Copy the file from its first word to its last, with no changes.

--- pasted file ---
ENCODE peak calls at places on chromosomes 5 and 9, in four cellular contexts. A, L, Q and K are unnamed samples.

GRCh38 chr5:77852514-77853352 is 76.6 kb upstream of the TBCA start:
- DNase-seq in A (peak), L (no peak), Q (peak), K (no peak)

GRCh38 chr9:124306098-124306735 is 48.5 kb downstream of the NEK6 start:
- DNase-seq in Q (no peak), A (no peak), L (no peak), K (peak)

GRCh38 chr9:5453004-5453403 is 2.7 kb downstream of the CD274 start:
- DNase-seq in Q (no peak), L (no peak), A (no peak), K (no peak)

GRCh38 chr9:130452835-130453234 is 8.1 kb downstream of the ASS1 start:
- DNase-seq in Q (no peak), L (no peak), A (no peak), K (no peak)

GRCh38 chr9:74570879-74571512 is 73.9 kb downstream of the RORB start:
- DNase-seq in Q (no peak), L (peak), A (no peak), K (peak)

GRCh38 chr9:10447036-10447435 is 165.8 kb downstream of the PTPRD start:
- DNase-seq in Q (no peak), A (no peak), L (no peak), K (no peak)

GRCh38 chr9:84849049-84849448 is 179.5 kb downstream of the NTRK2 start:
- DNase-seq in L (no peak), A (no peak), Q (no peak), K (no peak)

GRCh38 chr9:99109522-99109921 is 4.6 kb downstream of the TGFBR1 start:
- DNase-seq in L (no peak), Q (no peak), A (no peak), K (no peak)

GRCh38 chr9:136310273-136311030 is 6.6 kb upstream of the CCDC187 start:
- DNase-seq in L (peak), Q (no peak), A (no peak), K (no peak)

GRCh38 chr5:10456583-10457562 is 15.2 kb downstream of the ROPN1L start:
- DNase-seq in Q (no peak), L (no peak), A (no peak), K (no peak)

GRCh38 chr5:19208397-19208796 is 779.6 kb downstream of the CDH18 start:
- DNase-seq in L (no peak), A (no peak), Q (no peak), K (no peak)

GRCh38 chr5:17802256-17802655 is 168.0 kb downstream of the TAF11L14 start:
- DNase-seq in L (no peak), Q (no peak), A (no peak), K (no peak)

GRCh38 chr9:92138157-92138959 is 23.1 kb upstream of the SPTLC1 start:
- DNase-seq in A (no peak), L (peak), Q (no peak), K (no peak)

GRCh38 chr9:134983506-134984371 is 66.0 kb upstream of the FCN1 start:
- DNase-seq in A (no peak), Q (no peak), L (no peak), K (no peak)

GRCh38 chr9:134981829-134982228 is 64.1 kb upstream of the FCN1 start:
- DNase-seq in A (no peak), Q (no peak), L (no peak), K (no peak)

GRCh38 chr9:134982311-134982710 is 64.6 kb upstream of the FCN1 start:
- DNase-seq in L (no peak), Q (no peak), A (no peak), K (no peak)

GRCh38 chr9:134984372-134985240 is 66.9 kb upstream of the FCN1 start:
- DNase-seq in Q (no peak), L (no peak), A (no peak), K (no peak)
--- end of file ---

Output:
ENCODE peak calls at places on chromosomes 5 and 9, in four cellular contexts. A, L, Q and K are unnamed samples.

GRCh38 chr5:77852514-77853352 is 76.6 kb upstream of the TBCA start:
- DNase-seq in A (peak), L (no peak), Q (peak), K (no peak)

GRCh38 chr9:124306098-124306735 is 48.5 kb downstream of the NEK6 start:
- DNase-seq in Q (no peak), A (no peak), L (no peak), K (peak)

GRCh38 chr9:5453004-5453403 is 2.7 kb downstream of the CD274 start:
- DNase-seq in Q (no peak), L (no peak), A (no peak), K (no peak)

GRCh38 chr9:130452835-130453234 is 8.1 kb downstream of the ASS1 start:
- DNase-seq in Q (no peak), L (no peak), A (no peak), K (no peak)

GRCh38 chr9:74570879-74571512 is 73.9 kb downstream of the RORB start:
- DNase-seq in Q (no peak), L (peak), A (no peak), K (peak)

GRCh38 chr9:10447036-10447435 is 165.8 kb downstream of the PTPRD start:
- DNase-seq in Q (no peak), A (no peak), L (no peak), K (no peak)

GRCh38 chr9:84849049-84849448 is 179.5 kb downstream of the NTRK2 start:
- DNase-seq in L (no peak), A (no peak), Q (no peak), K (no peak)

GRCh38 chr9:99109522-99109921 is 4.6 kb downstream of the TGFBR1 start:
- DNase-seq in L (no peak), Q (no peak), A (no peak), K (no peak)

GRCh38 chr9:136310273-136311030 is 6.6 kb upstream of the CCDC187 start:
- DNase-seq in L (peak), Q (no peak), A (no peak), K (no peak)

GRCh38 chr5:10456583-10457562 is 15.2 kb downstream of the ROPN1L start:
- DNase-seq in Q (no peak), L (no peak), A (no peak), K (no peak)

GRCh38 chr5:19208397-19208796 is 779.6 kb downstream of the CDH18 start:
- DNase-seq in L (no peak), A (no peak), Q (no peak), K (no peak)

GRCh38 chr5:17802256-17802655 is 168.0 kb downstream of the TAF11L14 start:
- DNase-seq in L (no peak), Q (no peak), A (no peak), K (no peak)

GRCh38 chr9:92138157-92138959 is 23.1 kb upstream of the SPTLC1 start:
- DNase-seq in A (no peak), L (peak), Q (no peak), K (no peak)

GRCh38 chr9:134983506-134984371 is 66.0 kb upstream of the FCN1 start:
- DNase-seq in A (no peak), Q (no peak), L (no peak), K (no peak)

GRCh38 chr9:134981829-134982228 is 64.1 kb upstream of the FCN1 start:
- DNase-seq in A (no peak), Q (no peak), L (no peak), K (no peak)

GRCh38 chr9:134982311-134982710 is 64.6 kb upstream of the FCN1 start:
- DNase-seq in L (no peak), Q (no peak), A (no peak), K (no peak)

GRCh38 chr9:134984372-134985240 is 66.9 kb upstream of the FCN1 start:
- DNase-seq in Q (no peak), L (no peak), A (no peak), K (no peak)